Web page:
Fake rape accusations? Really?
Women say there are more rapes now more than ever. Men say #MeToo women are crying rape without cause
It was an all-guys beer bash. I had just written a piece in another publication exploring why people everywhere seem to think of India as the world's rape central when four other countries — South Africa, Sweden, UK and Wales, and the USA — have higher numbers of reported rape.
"Right," said a feisty Heineken. "About time someone injected some reality into this bullshit. We're not rapists!"
I didn't want to be misunderstood as a male sympathiser. "Whoa!" I said. "99.1% of Indian rapes go unreported. That's fact."
"Whose fact?" said a taciturn Kingfisher. "And how does anyone figure out who didn't report?"
"Exactly," said the Heineken. "If you can count how many women didn't report rape, you obviously know who got raped in the first place. But you can't possibly know that, because they didn't report it."
I didn't think these beer buddies would be really interested in knowing how it's done. The unit-level data of the National Family Health Survey (NFHS) of 2015-16 lets us compare data on actual experiences of crime victims with the National Crime Records Bureau's record of First Information Reports. Using this, the NFHS estimated that 99.1% of sexual violence cases, including rape, go unreported.
I stood up to leave when a disgruntled Fosters decided to speak up. "We know that they're all fake rape reports anyway. With #MeToo, women have realised that they can finally hit back at guys they don't like any more. You just go to a cop station and say so-and-so raped you two decades ago, and it's curtains for that guy. I don't trust your numbers, dude. It's all fake rape."
I sat back in my chair. ""And how many women do you think, in your wisdom, put out fake rape complaints?"
Rape is a distressing canvas, no matter which country. It is a soul-crushing, devastating, sometimes lethal, event in the lives of those who suffer it. The overwhelming majority of victims are women and, increasingly, younger and younger children — and there is absolutely no indication that it is even close to declining.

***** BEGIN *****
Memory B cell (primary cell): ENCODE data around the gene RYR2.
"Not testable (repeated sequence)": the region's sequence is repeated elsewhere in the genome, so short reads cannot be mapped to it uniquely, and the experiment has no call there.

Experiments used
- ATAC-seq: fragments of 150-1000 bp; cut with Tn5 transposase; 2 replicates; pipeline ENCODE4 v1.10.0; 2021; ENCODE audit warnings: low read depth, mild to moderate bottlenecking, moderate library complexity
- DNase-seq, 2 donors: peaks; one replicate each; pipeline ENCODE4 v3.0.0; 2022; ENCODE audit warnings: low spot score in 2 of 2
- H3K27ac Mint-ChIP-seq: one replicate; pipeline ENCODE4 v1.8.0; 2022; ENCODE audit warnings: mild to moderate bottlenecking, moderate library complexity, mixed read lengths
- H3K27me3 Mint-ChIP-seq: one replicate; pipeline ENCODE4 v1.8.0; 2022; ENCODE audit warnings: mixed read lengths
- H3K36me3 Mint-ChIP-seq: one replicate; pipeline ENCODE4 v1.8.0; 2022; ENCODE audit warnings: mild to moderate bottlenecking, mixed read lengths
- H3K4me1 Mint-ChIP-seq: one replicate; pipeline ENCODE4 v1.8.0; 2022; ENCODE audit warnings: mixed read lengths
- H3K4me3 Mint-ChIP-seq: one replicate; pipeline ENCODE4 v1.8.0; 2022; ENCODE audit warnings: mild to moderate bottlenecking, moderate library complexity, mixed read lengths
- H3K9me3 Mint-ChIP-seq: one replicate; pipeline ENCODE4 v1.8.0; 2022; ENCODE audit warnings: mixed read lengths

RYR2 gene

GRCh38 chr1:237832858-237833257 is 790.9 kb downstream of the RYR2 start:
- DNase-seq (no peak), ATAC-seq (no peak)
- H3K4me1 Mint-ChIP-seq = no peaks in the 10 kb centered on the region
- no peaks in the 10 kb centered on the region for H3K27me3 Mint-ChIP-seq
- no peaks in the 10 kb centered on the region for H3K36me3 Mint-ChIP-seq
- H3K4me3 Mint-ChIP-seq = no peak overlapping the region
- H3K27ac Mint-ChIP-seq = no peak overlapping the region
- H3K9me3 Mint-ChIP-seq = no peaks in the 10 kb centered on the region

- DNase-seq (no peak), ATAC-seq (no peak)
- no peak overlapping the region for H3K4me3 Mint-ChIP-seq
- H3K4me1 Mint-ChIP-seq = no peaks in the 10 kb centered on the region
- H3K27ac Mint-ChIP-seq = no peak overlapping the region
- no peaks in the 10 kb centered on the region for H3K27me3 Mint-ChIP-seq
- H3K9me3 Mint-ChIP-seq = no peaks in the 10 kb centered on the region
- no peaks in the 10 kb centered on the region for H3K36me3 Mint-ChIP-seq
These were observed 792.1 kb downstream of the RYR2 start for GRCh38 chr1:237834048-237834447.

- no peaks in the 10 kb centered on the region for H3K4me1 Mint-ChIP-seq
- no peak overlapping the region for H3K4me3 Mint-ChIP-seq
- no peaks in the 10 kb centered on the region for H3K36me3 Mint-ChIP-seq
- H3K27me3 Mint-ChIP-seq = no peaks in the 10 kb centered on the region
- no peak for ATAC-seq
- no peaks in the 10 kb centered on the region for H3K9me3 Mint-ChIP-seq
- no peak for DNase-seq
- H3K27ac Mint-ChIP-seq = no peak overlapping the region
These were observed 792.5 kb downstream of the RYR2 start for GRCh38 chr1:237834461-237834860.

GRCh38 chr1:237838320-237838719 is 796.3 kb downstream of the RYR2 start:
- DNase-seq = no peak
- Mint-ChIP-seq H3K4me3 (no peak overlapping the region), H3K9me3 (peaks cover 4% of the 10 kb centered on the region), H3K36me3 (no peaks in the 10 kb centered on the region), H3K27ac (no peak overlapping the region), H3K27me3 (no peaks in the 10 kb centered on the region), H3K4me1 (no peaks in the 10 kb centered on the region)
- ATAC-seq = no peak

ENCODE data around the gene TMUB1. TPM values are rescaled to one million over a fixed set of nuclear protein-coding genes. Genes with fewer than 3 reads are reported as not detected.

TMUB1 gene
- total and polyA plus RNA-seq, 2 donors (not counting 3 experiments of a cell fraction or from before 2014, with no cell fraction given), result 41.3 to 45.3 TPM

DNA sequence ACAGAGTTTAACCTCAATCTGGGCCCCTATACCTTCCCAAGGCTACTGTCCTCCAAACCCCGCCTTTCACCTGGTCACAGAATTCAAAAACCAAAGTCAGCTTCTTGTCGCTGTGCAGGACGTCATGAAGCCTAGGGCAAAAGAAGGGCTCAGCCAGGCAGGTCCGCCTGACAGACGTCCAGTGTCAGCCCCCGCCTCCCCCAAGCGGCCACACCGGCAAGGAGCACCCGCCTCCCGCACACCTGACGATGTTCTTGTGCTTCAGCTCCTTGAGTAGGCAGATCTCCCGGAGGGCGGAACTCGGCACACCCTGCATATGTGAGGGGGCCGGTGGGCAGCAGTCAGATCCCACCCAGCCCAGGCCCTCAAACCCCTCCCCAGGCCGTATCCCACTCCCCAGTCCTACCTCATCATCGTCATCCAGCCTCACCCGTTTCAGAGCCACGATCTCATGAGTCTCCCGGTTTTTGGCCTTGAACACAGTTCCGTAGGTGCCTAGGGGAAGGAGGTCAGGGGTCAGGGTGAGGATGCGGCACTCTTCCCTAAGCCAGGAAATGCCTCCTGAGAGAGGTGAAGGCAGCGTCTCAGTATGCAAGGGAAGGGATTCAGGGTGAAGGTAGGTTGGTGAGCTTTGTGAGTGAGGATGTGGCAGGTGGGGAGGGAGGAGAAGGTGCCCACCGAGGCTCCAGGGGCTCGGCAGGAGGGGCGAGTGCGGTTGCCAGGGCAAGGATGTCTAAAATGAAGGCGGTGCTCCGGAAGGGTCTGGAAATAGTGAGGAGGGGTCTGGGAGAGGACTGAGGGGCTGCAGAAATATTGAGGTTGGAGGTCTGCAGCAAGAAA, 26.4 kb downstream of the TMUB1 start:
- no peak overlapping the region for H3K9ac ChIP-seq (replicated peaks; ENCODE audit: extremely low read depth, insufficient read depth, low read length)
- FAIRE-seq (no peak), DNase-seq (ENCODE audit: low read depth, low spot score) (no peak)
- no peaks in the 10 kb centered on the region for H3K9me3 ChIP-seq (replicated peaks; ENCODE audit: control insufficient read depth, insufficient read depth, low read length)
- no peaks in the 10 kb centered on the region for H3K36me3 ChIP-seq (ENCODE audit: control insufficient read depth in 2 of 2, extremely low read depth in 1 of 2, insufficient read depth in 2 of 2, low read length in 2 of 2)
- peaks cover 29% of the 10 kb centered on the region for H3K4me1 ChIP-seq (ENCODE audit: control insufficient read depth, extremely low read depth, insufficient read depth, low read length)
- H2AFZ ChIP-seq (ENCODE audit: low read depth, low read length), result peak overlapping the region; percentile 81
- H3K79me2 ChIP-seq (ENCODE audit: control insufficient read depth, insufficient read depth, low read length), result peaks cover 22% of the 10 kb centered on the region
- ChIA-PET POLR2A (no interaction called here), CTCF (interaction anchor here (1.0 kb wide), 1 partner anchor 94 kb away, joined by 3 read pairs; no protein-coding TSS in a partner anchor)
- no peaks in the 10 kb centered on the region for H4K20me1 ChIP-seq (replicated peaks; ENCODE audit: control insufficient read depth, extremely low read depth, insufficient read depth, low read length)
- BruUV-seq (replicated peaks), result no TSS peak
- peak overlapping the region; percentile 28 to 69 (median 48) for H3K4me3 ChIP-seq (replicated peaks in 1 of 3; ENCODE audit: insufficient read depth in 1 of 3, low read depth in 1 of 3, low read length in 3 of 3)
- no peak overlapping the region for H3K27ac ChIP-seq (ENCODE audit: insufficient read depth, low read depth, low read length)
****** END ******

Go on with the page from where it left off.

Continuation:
The #MeToo movement made it easier for women to come forward and report the traumas they had kept hidden, sometimes for decades. Monsters such as Harvey Weinstein, Jeffrey Epstein, Kevin Spacey and Donald Trump got named, some of them prosecuted and shamed, on the world stage. In India, high profile men like Tarun Tejpal of Tehelka and MJ Akbar, Minister of State for External Affairs, have felt the sharp reckoning of the Asian #MeToo movement.
Journalist Priya Ramani's outing of MJ Akbar triggered a flood of 14 similar allegations against Akbar, all by women journalists who once worked with him. Akbar did the only thing men in his position seem to do — malign the accuser and call the accusation a lie.
The objective bystander might be right to wonder: could 14 women all be making up the story? Could all the 24 women who accused Donald Trump of sexual misconduct be lying? The 23 women who filed charges against Jeffrey Epstein? The 87 who came out as targets of Harvey Weinstein?
Here's the confounding thing: a man accused of rape will have the same response: "It's a lie. I didn't do it." He will say this if he is guilty, and if he is innocent.
Just as predictable is the new refrain. "#MeToo women are making fake rape complaints to get even with men they hate."
In an arena where numbers are unreliable or unavailable and accusations are mutual and emotionally charged, how does one find the truth? Statistics comes in suddenly handy.
Let's say only 1 woman in 10 who have suffered rape will file a report.
Let's say real rape is far more common than fake rape reports (I am certain it is). Let's assume that for every women who files a fake rape report, 10 women would have been raped. But since only 1 of those 10 women will actually file a report, we get a curious outcome: for every woman who files a fake rape claim, there will be only one woman filing a genuine rape complaint.
In other words, 50% of the filed reports would be fake, not because large numbers of women are filing fake rape reports but because 9 in 10 women keep their mouths shut after rape. My oafish beer buddies, uninterested in reason, might gloat here: "We knew it all along!"
But in 2016, 38,947 rapes were reported in India. If these represented just 0.9% of all the rapes that happened, the number of rapes in India that year would have been near 43 lakh.
Even if half of those had been fake rape reports, we'd be a country where 21.5 lakh women were raped and subjugated into silence that year.
There is no defence. There is simply nothing to be said.
Here, viewed from there. C Y Gopinath, in Bangkok, throws unique light and shadows on Mumbai, the city that raised him. You can reach him at firstname.lastname@example.org
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The views expressed in this column are the individual's and don't represent those of the paper
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